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David Bradford

Professor of Economics and Public Affairs
Colleague and Friend (1941-2005)

The most interesting of my environmental projects is work on the “architecture” of a global climate control regime.Abatement of greenhouse gas emissions is in the nature of a public good, since it affects everyone in the world, with the usual properties. One way to obtain a global public good is to set up an institution to buy it, with the nations of the world contributing to the cost according to whatever sharing arrangements make political sense. In current work, I suggest a way to exploit this approach to limiting accumulations of greenhouse gases in the atmosphere. For me, the most exciting part of this project is figuring out rules that serve policy objectives.But there is also a simulation side – who would pay what to whom and how much abatement would take place under various versions of the approach – which I am working on now.

I continue to work actively with Klaus Keller, now in the Geosciences Department at Penn State. We have mostly used variants of the Nordhaus “integrated assessment” model of climate change to explore the implications of possible abrupt climate change for optimal policy, where optimality is defined as in optimal economic growth models.This structure allows us to look at a variety of policy-relevant phenomena, including technological change and learning.

My work on climate and energy policy has come to be embedded in Princeton’s Carbon Mitigation Initiative (CMI), funded by BP and Ford Motor Company. Although it has many components, the objective is basically to see whether one could not “solve” the climate problem by a combination of extracting carbon from fossil fuel and sequestering it somewhere and using the hydrogen as the main energy carrier.

Also in the environmental area, although less directly connected to the cluster of CMI interests, is joint work I am pursuing with Denise Mauzerall. We are trying to model the damage done by power plant emitters of nitric oxides and small particles in the northeastern United States. The hard part of this project consists in data- and computation-intensive work with atmospheric simulation models.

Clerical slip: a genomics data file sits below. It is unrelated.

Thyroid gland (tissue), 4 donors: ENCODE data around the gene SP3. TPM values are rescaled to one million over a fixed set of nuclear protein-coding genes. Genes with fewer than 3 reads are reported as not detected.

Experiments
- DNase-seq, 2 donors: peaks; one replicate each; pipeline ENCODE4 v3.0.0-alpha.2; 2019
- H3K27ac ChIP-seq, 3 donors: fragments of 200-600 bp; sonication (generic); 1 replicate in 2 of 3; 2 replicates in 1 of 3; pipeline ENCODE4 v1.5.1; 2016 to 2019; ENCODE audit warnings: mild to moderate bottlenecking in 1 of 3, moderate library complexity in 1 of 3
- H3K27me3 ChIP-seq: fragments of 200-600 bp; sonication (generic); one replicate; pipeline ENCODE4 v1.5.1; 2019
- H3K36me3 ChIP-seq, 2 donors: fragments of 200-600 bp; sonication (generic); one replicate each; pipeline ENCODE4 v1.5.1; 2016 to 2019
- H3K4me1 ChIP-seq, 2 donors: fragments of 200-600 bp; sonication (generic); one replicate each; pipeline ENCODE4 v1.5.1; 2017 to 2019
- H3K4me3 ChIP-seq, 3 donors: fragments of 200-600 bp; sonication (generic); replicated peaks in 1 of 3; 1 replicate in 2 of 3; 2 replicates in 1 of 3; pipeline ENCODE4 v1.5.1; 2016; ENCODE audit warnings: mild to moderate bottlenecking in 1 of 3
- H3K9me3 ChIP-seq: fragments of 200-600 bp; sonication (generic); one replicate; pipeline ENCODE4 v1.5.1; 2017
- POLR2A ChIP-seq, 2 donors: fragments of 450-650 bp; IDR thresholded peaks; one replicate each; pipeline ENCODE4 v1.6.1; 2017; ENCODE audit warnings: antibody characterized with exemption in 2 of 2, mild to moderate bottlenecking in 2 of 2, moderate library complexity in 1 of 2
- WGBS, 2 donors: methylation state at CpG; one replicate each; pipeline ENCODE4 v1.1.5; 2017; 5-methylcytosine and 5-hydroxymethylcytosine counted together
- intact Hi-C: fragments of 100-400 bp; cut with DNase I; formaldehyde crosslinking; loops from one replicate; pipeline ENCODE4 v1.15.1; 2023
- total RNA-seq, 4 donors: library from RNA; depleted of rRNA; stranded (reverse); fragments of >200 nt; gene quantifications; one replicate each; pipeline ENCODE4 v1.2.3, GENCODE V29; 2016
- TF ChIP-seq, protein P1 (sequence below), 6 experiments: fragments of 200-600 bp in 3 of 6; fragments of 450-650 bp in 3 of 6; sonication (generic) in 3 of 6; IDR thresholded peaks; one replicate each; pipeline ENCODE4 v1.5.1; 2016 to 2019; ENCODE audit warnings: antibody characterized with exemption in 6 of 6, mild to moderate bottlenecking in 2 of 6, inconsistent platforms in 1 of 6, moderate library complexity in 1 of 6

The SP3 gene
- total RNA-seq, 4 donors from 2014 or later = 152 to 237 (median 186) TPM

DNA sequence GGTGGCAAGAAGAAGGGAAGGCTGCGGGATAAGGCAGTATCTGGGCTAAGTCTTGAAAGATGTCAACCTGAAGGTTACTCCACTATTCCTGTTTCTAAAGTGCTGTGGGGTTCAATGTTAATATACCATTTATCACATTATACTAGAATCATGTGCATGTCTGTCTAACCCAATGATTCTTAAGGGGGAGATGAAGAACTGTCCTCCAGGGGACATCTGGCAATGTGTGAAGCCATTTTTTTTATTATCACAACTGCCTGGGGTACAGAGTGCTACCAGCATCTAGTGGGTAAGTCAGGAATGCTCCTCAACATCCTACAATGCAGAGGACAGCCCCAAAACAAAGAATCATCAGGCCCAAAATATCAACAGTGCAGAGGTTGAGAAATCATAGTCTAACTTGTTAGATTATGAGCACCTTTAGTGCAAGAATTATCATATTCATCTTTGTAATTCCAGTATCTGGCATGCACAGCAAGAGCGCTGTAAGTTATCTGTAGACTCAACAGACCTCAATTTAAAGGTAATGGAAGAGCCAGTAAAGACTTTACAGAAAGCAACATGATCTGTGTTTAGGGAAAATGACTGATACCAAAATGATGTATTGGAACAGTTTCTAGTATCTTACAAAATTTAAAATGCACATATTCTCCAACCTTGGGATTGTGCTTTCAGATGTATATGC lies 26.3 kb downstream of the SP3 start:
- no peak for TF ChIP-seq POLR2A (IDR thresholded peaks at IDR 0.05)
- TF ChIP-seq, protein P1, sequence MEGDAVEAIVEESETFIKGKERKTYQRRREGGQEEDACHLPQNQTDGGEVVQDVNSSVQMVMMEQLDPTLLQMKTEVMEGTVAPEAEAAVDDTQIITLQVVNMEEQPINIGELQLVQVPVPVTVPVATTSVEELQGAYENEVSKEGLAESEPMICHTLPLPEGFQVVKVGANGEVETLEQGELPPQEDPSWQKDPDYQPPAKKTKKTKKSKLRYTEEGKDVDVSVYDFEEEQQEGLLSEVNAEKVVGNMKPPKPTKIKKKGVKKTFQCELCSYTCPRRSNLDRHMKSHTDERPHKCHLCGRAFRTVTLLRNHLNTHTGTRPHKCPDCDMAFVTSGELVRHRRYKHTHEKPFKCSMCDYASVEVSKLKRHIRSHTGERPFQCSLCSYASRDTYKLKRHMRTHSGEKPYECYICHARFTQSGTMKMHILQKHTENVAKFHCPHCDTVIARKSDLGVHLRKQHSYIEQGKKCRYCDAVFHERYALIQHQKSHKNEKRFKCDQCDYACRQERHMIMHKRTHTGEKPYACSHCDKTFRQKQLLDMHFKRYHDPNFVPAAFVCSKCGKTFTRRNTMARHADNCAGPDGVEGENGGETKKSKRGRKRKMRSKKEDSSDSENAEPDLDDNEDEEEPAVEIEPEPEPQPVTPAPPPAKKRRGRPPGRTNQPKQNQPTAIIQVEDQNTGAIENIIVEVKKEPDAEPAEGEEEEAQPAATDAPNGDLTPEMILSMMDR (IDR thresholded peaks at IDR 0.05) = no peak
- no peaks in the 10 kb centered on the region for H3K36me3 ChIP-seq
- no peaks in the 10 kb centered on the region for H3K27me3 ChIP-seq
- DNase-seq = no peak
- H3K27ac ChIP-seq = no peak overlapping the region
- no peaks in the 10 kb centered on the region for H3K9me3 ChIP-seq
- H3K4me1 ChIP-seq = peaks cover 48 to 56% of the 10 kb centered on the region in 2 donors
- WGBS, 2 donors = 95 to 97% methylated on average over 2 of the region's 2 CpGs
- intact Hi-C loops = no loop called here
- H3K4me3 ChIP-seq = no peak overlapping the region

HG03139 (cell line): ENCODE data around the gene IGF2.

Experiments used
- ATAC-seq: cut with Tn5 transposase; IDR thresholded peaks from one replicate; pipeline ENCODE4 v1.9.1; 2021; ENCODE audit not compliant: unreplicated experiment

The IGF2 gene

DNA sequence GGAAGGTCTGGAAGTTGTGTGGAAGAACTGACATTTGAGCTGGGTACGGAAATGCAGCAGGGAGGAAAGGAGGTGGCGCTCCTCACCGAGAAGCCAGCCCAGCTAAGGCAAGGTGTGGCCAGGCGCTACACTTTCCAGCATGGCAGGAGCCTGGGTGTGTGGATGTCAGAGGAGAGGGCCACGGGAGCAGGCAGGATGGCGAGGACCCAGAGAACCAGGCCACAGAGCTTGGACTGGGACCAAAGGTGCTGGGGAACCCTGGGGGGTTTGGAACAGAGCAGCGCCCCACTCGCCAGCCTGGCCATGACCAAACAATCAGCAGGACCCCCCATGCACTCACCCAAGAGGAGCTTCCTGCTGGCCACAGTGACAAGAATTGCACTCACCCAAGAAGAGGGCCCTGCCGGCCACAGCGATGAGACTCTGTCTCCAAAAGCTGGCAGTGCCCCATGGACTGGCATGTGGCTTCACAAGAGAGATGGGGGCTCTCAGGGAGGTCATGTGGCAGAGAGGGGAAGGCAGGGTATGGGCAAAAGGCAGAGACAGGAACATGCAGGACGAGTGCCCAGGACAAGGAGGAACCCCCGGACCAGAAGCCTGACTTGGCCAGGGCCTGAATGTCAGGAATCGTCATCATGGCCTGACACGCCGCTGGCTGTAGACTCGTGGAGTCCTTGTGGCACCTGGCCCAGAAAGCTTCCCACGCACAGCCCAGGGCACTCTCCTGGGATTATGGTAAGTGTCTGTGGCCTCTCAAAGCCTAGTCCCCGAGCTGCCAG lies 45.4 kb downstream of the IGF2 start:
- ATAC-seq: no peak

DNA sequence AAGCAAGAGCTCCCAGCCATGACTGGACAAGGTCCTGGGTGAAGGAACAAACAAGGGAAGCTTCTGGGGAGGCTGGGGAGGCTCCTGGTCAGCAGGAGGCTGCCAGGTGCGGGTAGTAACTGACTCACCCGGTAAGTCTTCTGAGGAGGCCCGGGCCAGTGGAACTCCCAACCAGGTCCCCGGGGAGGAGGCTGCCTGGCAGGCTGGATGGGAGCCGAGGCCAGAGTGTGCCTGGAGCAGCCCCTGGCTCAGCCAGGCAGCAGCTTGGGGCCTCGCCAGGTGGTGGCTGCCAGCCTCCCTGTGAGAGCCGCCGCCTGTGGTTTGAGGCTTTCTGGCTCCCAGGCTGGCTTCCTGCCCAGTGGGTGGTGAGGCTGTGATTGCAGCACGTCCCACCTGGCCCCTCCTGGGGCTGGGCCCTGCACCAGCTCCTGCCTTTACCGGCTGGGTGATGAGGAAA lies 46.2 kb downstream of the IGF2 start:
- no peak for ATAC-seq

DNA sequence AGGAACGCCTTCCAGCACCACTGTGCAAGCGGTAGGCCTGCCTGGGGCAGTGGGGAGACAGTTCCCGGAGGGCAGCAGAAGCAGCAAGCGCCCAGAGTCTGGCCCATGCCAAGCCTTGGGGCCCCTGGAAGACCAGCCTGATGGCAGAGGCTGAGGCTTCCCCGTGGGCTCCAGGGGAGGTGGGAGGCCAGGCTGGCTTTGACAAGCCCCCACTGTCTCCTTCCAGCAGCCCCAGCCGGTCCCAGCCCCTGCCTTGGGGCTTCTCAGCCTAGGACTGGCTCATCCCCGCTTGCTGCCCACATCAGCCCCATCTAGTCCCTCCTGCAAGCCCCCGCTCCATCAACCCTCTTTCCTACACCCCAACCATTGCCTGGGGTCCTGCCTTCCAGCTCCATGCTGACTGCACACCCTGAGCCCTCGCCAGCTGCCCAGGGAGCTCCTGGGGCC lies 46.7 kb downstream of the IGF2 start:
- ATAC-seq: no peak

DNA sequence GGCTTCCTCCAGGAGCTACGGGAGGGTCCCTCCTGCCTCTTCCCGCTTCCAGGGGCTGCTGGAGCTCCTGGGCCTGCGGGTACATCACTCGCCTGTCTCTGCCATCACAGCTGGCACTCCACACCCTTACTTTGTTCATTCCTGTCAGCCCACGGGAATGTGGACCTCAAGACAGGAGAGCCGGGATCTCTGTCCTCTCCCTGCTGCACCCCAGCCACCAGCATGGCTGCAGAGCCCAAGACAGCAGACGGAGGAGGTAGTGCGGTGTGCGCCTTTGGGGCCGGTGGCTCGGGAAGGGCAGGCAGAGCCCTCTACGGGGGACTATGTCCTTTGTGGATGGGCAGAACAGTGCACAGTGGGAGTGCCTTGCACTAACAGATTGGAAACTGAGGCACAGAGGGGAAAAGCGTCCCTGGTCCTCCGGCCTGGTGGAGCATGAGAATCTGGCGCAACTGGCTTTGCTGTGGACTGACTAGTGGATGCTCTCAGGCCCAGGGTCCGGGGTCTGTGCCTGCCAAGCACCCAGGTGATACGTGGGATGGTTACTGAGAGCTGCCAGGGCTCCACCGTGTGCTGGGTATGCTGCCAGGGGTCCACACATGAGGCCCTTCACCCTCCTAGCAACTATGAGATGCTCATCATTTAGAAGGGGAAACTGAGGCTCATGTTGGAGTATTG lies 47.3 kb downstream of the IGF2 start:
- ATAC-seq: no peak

Sampling of some recent work in the STEP domain:

Published Papers:

"Preserving the Ocean Circulation:Implications for Climate Policy," (with Klaus Keller, François M. M. Morel and Kelvin Tan), Climatic Change, (LVII (1-2)) 2000, pp. 17-43.

“On the Uses of Benefit-Cost Reasoning in Choosing Policy Toward Global Climate Change,” in Paul R. Portney and John P. Weyant, eds., Discounting and Intergenerational Equity, Washington, DC:Resources for the Future, 1999, pp. 37-44.

Manuscripts in Progress

“Uncertain Climate Thresholds and Economic Optimal Growth” (with Klaus Keller and Benjamin M. Bolker); under revision for the Journal of Environmental Economics and Management.

"The Environmental Kuznets Curve:Exploring A Fresh Specification" (with Rebecca Schlieckert and Stephen H. Shore ) NBER Working Paper No. 8001, Cambridge, MA:National Bureau of Economic Research, November 2000; also CESifo Working Paper Series 367, CESifo, Munich, November 2000; under revision for Topics in Economic Analysis & Policy.

"Global Warming Potentials:A Cost-Effectiveness Approach" (with Klaus Keller).

“Improving on Kyoto:Greenhouse Gas Control as the Purchase of a Global Public Good.”

“Detecting A Potential Collapse of the North Atlantic Thermohaline Circulation: Implications for the Design of an Ocean Observation System” (with Curtis Deutsch, Matthew G. Hall and Klaus Keller).

“Carbon Dioxide Sequestration:When and How Much?” (with Klaus Keller and Matt Hall).

“The Time Path of Carbon Taxes and the Economics of Sequestration:Insights from Hotelling-Style Analysis.”